Machine learning analysis of motor evoked potential time series to predict disability progression in multiple sclerosis.
- 作者列表："Yperman J","Becker T","Valkenborg D","Popescu V","Hellings N","Wijmeersch BV","Peeters LM
BACKGROUND:Evoked potentials (EPs) are a measure of the conductivity of the central nervous system. They are used to monitor disease progression of multiple sclerosis patients. Previous studies only extracted a few variables from the EPs, which are often further condensed into a single variable: the EP score. We perform a machine learning analysis of motor EP that uses the whole time series, instead of a few variables, to predict disability progression after two years. Obtaining realistic performance estimates of this task has been difficult because of small data set sizes. We recently extracted a dataset of EPs from the Rehabiliation & MS Center in Overpelt, Belgium. Our data set is large enough to obtain, for the first time, a performance estimate on an independent test set containing different patients. METHODS:We extracted a large number of time series features from the motor EPs with the highly comparative time series analysis software package. Mutual information with the target and the Boruta method are used to find features which contain information not included in the features studied in the literature. We use random forests (RF) and logistic regression (LR) classifiers to predict disability progression after two years. Statistical significance of the performance increase when adding extra features is checked. RESULTS:Including extra time series features in motor EPs leads to a statistically significant improvement compared to using only the known features, although the effect is limited in magnitude (ΔAUC = 0.02 for RF and ΔAUC = 0.05 for LR). RF with extra time series features obtains the best performance (AUC = 0.75±0.07 (mean and standard deviation)), which is good considering the limited number of biomarkers in the model. RF (a nonlinear classifier) outperforms LR (a linear classifier). CONCLUSIONS:Using machine learning methods on EPs shows promising predictive performance. Using additional EP time series features beyond those already in use leads to a modest increase in performance. Larger datasets, preferably multi-center, are needed for further research. Given a large enough dataset, these models may be used to support clinicians in their decision making process regarding future treatment.
背景: 诱发电位 (EPs) 是中枢神经系统电导率的量度。它们用于监测多发性硬化症患者的疾病进展。以前的研究仅从EPs中提取了几个变量，这些变量通常进一步浓缩为单个变量: EP评分。我们对运动EP进行机器学习分析，使用整个时间序列而不是几个变量来预测两年后的残疾进展。由于小的数据集大小，获得该任务的实际性能估计一直是困难的。我们最近从比利时Overpelt的康复和MS中心提取了一个EPs数据集。我们的数据集足够大，可以首次获得包含不同患者的独立测试集的性能评估。 方法: 利用高度比较性的时间序列分析软件包，从运动EPs中提取大量的时间序列特征。与目标的互信息和Boruta方法用于发现包含未包括在文献中研究的特征中的信息的特征。我们使用随机森林 (RF) 和逻辑回归 (LR) 分类器来预测两年后的残疾进展。检查添加额外功能时性能提升的统计显著性。 结果: 与仅使用已知特征相比，在运动EPs中包括额外的时间序列特征导致统计学上显著的改善，尽管效果在幅度上是有限的 (对于RF，Δ auc = 0.02，对于LR，Δ auc = 0.05)。具有额外时间序列特征的RF获得最佳性能 (AUC = 0.75 ± 0.07 (平均值和标准差))，考虑到模型中生物标志物的数量有限，这是良好的。RF (非线性分类器) 优于LR (线性分类器)。 结论: 在EPs上使用机器学习方法显示出有希望的预测性能。使用已经使用的EP时间序列特征之外的附加EP时间序列特征导致性能的适度提高。需要更大的数据集，优选多中心，用于进一步研究。给定足够大的数据集，这些模型可以用于支持临床医生在关于未来治疗的决策过程中。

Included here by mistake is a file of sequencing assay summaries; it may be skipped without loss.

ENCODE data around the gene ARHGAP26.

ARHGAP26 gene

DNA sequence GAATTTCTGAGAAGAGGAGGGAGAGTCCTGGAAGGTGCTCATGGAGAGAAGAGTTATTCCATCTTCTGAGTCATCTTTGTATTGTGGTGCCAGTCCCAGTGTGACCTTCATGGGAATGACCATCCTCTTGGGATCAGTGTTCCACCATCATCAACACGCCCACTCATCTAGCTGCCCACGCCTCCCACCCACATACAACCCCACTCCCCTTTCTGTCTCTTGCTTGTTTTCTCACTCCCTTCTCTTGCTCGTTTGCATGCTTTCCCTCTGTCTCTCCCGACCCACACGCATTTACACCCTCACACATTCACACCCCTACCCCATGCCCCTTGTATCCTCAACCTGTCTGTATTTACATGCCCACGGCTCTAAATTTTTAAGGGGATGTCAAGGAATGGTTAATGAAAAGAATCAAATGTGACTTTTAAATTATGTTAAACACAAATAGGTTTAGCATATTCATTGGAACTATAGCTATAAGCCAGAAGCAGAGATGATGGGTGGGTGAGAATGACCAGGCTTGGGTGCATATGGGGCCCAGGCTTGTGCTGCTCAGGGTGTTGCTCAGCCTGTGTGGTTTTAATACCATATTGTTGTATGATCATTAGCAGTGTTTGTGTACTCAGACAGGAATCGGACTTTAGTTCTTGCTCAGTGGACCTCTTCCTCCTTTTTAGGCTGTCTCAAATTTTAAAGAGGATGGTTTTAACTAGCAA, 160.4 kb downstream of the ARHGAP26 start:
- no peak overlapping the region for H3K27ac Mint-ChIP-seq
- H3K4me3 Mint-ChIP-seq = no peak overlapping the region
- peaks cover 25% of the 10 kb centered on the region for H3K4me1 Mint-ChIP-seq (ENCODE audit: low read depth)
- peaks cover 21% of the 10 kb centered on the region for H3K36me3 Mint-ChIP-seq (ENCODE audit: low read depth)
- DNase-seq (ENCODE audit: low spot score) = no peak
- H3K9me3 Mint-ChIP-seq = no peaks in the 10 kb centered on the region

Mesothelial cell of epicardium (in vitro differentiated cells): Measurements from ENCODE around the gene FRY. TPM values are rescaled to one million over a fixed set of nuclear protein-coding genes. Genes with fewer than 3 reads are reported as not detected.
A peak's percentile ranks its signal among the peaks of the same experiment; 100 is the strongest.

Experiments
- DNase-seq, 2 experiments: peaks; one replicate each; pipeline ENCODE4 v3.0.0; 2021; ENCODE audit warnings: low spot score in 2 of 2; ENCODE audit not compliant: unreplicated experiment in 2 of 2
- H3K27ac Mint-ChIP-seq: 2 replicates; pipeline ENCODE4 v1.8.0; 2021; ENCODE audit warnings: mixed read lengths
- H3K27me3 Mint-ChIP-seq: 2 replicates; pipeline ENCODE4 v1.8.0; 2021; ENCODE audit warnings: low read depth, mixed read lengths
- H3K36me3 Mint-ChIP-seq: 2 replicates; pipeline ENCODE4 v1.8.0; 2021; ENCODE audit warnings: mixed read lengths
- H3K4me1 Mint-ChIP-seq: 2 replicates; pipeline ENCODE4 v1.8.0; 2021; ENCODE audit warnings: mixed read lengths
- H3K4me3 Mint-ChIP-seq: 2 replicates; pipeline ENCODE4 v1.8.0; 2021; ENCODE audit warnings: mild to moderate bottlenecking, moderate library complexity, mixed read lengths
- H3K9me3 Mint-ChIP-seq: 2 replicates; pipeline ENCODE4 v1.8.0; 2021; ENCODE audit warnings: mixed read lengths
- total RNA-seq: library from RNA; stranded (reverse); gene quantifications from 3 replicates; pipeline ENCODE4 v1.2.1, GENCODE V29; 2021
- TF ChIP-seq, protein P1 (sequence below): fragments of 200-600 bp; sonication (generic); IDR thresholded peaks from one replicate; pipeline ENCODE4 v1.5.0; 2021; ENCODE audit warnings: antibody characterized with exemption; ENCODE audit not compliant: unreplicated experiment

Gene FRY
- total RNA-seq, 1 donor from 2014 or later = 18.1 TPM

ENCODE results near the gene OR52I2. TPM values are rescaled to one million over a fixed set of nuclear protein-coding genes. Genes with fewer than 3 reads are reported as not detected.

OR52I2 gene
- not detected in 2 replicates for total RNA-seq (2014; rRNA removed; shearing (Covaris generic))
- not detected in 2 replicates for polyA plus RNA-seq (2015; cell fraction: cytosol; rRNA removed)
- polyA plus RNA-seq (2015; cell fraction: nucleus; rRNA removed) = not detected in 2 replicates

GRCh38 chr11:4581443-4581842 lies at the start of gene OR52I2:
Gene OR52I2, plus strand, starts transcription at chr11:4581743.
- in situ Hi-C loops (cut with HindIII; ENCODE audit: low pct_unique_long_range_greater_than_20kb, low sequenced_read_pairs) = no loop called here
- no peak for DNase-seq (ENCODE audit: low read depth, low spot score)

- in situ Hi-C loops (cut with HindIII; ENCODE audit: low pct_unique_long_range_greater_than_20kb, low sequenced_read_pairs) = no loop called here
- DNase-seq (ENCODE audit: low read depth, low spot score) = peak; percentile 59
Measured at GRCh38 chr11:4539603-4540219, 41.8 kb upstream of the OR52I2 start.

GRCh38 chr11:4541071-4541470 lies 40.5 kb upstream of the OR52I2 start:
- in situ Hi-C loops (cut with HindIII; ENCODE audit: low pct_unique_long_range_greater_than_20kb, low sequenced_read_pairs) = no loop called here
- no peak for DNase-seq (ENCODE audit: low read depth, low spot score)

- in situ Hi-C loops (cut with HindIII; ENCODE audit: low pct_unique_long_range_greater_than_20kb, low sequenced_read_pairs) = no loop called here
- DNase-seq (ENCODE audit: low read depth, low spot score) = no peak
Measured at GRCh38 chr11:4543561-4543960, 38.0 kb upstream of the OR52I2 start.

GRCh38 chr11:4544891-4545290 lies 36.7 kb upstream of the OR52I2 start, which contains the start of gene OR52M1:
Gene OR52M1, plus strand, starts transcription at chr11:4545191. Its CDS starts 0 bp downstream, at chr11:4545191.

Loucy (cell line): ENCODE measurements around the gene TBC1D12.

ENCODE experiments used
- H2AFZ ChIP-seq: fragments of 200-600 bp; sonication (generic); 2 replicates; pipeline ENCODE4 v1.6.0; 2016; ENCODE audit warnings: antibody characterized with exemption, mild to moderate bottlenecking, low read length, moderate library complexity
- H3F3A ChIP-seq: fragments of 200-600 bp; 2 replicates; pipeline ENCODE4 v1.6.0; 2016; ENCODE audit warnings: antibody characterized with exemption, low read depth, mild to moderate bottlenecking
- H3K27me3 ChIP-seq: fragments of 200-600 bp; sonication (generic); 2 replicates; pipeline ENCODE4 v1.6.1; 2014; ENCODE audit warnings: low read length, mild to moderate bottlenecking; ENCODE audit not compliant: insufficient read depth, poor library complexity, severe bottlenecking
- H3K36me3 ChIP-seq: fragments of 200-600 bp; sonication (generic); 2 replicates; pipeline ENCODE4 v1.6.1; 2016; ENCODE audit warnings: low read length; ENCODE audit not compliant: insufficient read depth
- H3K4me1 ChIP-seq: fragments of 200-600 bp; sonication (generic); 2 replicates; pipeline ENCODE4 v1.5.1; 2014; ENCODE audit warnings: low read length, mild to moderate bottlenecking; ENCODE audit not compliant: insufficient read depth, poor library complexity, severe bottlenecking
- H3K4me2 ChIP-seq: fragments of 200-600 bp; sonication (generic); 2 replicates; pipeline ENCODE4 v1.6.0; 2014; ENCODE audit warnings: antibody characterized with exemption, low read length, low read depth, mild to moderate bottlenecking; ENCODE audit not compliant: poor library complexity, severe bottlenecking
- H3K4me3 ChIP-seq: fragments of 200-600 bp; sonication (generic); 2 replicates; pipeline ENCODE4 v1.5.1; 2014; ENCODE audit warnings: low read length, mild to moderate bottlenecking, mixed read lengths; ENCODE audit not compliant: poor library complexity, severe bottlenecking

METHODS:PURPOSE:The aim of the study was to assess dual-task cost to spatio-temporal gait parameters in people with multiple sclerosis and a matched control group. METHOD:The multiple sclerosis group was composed of 17 participants with a diagnosis of multiple sclerosis and an Expanded Disability Status Scale score of less than 6. A total of 17 healthy participants were allocated to the control group by stratification. Controls were matched on the basis of age, sex, sociocultural habits, and body structure. Dual-task cost was determined by within-group repeated-measures analysis of variance. Participants were instructed to ambulate under normal conditions and perform a discrimination and decision-making task concurrently. Then, between-group analysis of variance was used to assess differences in mean dual-task cost between groups and determine dual-task cost differential. Testing was performed using three-dimensional photogrammetry and an electronic walkway. RESULTS:Based on dual-task cost differential, gait cycle time increase (-5.8%) and gait speed decrease (6.3%) because of multiple sclerosis-induced impairment. CONCLUSIONS:During single- and dual-task conditions, gait speed was lower in multiple sclerosis participants, because of a shorter step length and increased swing time. Increased gait time might be the result of compensatory mechanisms adopted to maintain stability while walking specially during the double-support phases.